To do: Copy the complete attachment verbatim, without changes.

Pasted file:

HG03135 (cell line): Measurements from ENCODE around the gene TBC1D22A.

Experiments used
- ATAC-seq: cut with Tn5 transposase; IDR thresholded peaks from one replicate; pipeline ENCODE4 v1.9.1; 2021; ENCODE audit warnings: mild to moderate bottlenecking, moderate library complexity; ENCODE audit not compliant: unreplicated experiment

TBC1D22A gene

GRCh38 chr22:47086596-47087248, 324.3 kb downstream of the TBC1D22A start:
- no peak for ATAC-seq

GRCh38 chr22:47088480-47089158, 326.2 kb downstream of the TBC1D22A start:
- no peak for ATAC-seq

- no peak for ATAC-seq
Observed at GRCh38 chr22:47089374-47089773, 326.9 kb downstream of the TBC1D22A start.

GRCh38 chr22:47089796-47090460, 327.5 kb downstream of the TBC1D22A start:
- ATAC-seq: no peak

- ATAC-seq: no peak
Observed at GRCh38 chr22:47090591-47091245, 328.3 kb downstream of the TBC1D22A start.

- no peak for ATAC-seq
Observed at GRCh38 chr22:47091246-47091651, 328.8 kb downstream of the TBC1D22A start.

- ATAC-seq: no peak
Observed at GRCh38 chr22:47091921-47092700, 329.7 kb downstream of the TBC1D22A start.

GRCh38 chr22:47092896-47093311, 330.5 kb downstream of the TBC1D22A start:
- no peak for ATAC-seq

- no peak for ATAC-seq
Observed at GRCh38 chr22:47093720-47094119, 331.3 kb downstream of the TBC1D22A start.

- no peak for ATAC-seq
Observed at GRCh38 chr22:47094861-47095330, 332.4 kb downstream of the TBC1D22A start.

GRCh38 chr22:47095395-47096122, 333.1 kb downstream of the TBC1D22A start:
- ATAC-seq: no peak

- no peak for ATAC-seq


HG03135 (cell line): Measurements from ENCODE around the gene TBC1D22A.

Experiments used
- ATAC-seq: cut with Tn5 transposase; IDR thresholded peaks from one replicate; pipeline ENCODE4 v1.9.1; 2021; ENCODE audit warnings: mild to moderate bottlenecking, moderate library complexity; ENCODE audit not compliant: unreplicated experiment

TBC1D22A gene

GRCh38 chr22:47086596-47087248, 324.3 kb downstream of the TBC1D22A start:
- no peak for ATAC-seq

GRCh38 chr22:47088480-47089158, 326.2 kb downstream of the TBC1D22A start:
- no peak for ATAC-seq

- no peak for ATAC-seq
Observed at GRCh38 chr22:47089374-47089773, 326.9 kb downstream of the TBC1D22A start.

GRCh38 chr22:47089796-47090460, 327.5 kb downstream of the TBC1D22A start:
- ATAC-seq: no peak

- ATAC-seq: no peak
Observed at GRCh38 chr22:47090591-47091245, 328.3 kb downstream of the TBC1D22A start.

- no peak for ATAC-seq
Observed at GRCh38 chr22:47091246-47091651, 328.8 kb downstream of the TBC1D22A start.

- ATAC-seq: no peak
Observed at GRCh38 chr22:47091921-47092700, 329.7 kb downstream of the TBC1D22A start.

GRCh38 chr22:47092896-47093311, 330.5 kb downstream of the TBC1D22A start:
- no peak for ATAC-seq

- no peak for ATAC-seq
Observed at GRCh38 chr22:47093720-47094119, 331.3 kb downstream of the TBC1D22A start.

- no peak for ATAC-seq
Observed at GRCh38 chr22:47094861-47095330, 332.4 kb downstream of the TBC1D22A start.

GRCh38 chr22:47095395-47096122, 333.1 kb downstream of the TBC1D22A start:
- ATAC-seq: no peak

- no peak for ATAC-seq